Time for show of speed and power

A clutch of track and field super stars, including sprint king Usain Bolt, set to rock the world

Twice in the last three years, the rangy Jamaican showman treated the world to wonderful exhibitions of his sprinting powers. Beijing 2008 and Berlin 2009 stand as milestones in sprinting history, thanks to his achievements that are nothing less than stunning.

Three gold medals at the Olympic Games and three more at the World Championships have lifted Bolt to the ranks of the sprinting greats of all-time, but the man himself doesn’t consider himself a legend, at least not yet. Daegu, for him, is another step towards that journey and on the eve of the championships, athletics fans worldwide can only wonder what that step might be.

“A lot of people have said I am a legend but I don’t look at it like that,” Bolt said the other day in Daegu, explaining that defending the territory was vital for him to be considered a legend. “Other people have won championships and other people have broken records. But only a few have repeated that year in, year out. Especially in the sprints, it’s really hard to win and win again four years later. That is what it’s going to take to become a legend.”

Three more gold medals in Daegu will certainly push him closer to that goal and his chase got a shade easier on Thursday when compatriot Asafa Powell pulled out of the 100M. Though Powell has no big reputation as a championship performer, Bolt will breathe a bit easy, for the champion himself has not scorched the tracks this season.

With a season’s best of only 9.88 seconds, Bolt doesn’t even top the year’s charts in the 100M but in 200, it’s a different story with the Jamaican sitting pretty with a 19.86. Bolt might have admitted that he is not in ‘tip-top’ shape but since his return from injury, he has been meticulously building up to these championships and it won’t be a surprise to see him stay ahead of his rivals once again in the final on Sunday.

Powell’s pull-out means Trinidad and Tobago’s Richard Thompson – who ran a 9.85 at his country’s national championships – and Jamaican Michael Frater (season’s best of 9.88) will be Bolt’s main challengers in the short sprint while the longer dash looks very much in the sprint king’s comfort zone.

On the new blue track at the Daegu stadium nestled in the lap of hills, Bolt will not be the only one challenging his limits, with an array of classy performers lining up to bring gloss to the biennial fiesta. A clutch of hot rivalries, intriguing comeback attempts and daring trips to the unknown lurk behind the giant shadow of the Jamaican, ready to burst forth and steal the spotlight.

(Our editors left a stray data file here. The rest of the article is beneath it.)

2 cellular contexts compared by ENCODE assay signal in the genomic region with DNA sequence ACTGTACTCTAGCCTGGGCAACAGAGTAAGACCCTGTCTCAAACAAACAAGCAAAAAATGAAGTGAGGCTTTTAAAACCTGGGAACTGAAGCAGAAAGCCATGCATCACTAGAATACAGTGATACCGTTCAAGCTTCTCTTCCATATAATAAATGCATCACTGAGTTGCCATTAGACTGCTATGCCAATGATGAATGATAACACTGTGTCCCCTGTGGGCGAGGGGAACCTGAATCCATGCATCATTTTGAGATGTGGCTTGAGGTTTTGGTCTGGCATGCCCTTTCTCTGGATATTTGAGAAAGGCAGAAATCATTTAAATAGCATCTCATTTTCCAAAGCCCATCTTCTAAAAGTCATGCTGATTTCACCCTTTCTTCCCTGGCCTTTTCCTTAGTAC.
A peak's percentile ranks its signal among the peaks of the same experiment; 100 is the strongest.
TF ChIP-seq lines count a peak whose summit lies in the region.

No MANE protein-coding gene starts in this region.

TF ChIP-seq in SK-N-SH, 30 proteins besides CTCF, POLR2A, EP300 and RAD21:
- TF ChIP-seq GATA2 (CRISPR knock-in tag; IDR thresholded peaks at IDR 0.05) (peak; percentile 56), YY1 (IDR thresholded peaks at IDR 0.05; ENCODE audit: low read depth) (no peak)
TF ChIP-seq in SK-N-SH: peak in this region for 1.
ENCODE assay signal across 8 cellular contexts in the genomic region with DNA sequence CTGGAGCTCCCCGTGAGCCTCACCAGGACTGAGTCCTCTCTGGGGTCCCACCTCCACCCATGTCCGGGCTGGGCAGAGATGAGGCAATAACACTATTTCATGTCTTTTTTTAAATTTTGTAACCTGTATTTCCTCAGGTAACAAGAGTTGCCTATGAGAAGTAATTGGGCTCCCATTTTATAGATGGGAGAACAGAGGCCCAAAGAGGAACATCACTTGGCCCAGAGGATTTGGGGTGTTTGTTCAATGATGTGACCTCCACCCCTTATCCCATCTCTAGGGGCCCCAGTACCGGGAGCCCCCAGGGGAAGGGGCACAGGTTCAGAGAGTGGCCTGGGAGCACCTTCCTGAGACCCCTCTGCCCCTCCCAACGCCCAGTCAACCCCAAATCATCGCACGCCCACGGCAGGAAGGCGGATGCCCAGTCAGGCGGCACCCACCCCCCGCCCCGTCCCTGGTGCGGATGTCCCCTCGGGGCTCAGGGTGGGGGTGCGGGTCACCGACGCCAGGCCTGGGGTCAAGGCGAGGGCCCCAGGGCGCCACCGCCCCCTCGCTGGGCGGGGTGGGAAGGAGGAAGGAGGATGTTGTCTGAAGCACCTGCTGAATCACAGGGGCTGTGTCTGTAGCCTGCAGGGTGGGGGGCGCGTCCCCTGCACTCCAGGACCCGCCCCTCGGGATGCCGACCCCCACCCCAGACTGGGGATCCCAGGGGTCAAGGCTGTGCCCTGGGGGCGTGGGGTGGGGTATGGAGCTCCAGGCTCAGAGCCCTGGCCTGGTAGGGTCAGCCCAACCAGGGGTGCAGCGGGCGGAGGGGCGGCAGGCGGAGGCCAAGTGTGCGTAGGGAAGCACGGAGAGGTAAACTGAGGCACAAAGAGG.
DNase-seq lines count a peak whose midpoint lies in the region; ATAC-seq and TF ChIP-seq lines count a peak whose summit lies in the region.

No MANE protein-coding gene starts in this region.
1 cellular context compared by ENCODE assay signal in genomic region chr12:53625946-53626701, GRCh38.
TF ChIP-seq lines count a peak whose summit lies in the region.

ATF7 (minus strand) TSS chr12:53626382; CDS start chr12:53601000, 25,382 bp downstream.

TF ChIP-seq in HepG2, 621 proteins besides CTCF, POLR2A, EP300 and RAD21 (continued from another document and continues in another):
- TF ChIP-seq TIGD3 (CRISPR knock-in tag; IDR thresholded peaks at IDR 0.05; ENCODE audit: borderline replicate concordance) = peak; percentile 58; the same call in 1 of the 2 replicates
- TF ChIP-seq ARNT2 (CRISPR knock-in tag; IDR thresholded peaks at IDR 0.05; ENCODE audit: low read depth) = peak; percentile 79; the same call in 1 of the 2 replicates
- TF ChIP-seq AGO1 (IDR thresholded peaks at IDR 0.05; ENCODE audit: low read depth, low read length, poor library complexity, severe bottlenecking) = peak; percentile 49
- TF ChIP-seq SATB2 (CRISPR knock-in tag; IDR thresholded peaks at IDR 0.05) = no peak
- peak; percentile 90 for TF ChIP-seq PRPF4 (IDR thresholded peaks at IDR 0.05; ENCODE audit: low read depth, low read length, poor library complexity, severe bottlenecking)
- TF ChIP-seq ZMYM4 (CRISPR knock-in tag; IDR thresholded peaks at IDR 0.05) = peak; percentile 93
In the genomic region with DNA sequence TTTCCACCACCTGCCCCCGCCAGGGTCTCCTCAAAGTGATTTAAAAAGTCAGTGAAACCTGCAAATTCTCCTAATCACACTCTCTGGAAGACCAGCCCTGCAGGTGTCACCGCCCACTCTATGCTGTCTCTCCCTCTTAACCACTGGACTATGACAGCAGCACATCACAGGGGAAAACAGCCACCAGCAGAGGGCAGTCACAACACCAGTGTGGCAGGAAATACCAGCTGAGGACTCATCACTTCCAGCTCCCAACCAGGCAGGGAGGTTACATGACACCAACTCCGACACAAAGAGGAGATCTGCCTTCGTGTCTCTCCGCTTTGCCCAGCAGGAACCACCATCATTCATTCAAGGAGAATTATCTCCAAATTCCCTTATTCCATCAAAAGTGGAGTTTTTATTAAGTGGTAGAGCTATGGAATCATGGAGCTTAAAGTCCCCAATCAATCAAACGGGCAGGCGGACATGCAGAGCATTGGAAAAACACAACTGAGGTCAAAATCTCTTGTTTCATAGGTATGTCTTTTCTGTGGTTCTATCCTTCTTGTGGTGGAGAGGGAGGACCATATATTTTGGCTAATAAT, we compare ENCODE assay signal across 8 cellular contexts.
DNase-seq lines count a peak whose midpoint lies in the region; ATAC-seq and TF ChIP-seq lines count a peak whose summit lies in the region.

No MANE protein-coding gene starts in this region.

Right at the top of the list is Allyson Felix, the three-time 200M defending champion aiming to become the first woman to do the 200-400 double at the Worlds. A tight programme and the presence of worthy rivals in fellow American Sanya Richards-Ross and Botswana’s Amantle Montsho did trigger doubts in Felix’s mind, but that didn’t deter her.

“I was torn with deciding if I wanted to have fresh legs to defend my 200M title an unprecedented fourth time. Ultimately, I decided that I wanted to step outside of my comfort zone and try something different,” Felix, who will also run the 4x400M relay, wrote in the IAAF online diary earlier this month.

A similar but more daunting challenge beckons Kenenisa Bekele, the four-time defending champion in the 10000M. Going for an unprecedented fifth title, the great Ethiopian has not even run a competitive race for close to two years but has put his record of never having lost over this distance on the line against challengers like red-hot Briton Mo Farah.

“I have worked hard and I hope I can do well,” said the world record holder, also the defending 5000M champion, as he quietly slipped into Daegu on Friday night. “I feel fit and may even go for the double, depending on the 10000M verdict.”